One way to do this is to bring along an iPad and show what you have done in a fluid and visual way on that device. You will be amazed at the results.

5. Share Your Work

When you are presenting your design work to someone, it pays to get hands on. It really does give an extra dimension to the work and the relationship that someone has with it. But if you want to take that to the next level, you can make sure that they can easily keep some of your work. This could be something as simple as a postcard or other item that is not too expensive for you to give away.

6. Do You Have Many Talents

While you are on track to share your graphic design work in a physical form, why not integrate any other amazing offline skills that you have. If you can sew or produce items with your hands, find ways to incorporate your graphics into that and shine in front of someone. This does not mean that they will employ you for this skill, but it shows how creative you are and how multi-talented you can be.

Final Words

Presenting a graphic design portfolio does not have to be just online and boring. Try to stand out from the competition and take it to the person in physical form and you will not be disappointed.

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Digital vs Standard Offset Printing

You spend hours on your latest design, the one that is going to take your brand, or perhaps your customer’s brand to the next level, and you have all your assets ready to go to the printer. Then next steps should be very easy indeed, right? Just send it all to the printer and you are done. You just have to pick it all up!

Well, that would be awesome, if that was the case. But there are unfortunately printing methods and then… there are printing methods. And if you as the designer do not know the different between the choices you have for your final product, then you may have failed before you even send it out to print.

Digital vs Standard Offset Printing

Volume Printing and Offset Printing

It may seem a little old school for many people, but offset printing still has it’s place when volume is concerned. So if you project requires large volumes of material from one template, then this may be your best bet.

What are we talking about here? Well things like newspapers obviously, but also things your customer might need like brochures, stationary and other things that they will be using in large amounts.

This kind of technology is quite old because we are really talking about metal plates that are used to transfer the ink onto the paper rather than a laser or ink jet, as many of us are used to today.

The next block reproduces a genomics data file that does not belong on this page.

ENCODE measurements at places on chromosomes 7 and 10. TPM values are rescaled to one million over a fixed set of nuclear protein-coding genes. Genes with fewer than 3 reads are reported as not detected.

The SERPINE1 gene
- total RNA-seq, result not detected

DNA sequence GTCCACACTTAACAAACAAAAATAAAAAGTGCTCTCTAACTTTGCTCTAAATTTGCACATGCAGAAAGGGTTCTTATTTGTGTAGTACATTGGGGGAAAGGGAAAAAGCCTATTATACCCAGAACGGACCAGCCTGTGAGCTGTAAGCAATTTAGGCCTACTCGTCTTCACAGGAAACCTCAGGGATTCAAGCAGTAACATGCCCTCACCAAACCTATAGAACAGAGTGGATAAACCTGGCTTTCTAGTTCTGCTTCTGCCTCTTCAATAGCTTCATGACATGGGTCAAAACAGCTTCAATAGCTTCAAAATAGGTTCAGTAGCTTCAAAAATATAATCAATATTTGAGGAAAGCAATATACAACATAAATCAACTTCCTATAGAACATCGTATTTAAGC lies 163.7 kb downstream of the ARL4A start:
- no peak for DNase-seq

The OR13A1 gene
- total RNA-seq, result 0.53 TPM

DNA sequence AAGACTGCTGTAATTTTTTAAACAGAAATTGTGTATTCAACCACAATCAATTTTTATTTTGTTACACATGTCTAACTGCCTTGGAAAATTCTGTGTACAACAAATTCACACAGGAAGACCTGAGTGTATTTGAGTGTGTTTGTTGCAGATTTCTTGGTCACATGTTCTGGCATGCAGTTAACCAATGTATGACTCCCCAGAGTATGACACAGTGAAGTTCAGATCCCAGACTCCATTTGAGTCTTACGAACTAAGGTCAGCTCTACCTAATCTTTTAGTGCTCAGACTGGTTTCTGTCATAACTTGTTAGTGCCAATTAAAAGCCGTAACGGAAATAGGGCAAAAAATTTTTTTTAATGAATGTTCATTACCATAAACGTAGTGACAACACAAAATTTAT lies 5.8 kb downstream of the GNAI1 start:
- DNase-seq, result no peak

The quality and product efficiency of such a method of printing is unsurpassable. But you have to ask yourself the question – do I need volume for my customer. If not, then digital is probably the way to go. Otherwise, offset will be very expensive. Small runs on such a machine are just not worth it.

Because of printing in such a high volume bulk, offset printing has its financial benefits which can be availed only with massive orders. The more you print, the cheaper its price gets per piece.

If you want to see what a large Offset Printing operation in the USA looks like, watch the video below:

Lower Quantities – Digital Printing

Digital printing is something we are all familiar with today, because we pretty much use them everywhere from home to work. They basically work from a file, hopefully high resolution, that is then sent to a machine. This machine then does the printing either via a laser printing machine or an inkjet.

Such machines can also be highly accurate and many of the results can rival those of offset printing. Up to a point. But when it comes to volume they cannot compete for sure.

Digital is also really useful for jobs where you need to change each print or produce them as single items. The results are usually more than good enough.

The New Printing World

These days you have choices and value when it comes to printing and all you have to do is evaluate your specific requirements with regards to your customer, timeline and cost.

Offset printing still has it’s place for high volume and premium print runs, but digital is making it’s mark for flexibility and cost effectiveness.

So the next time you have a print job to take care of, at least you know what the options are.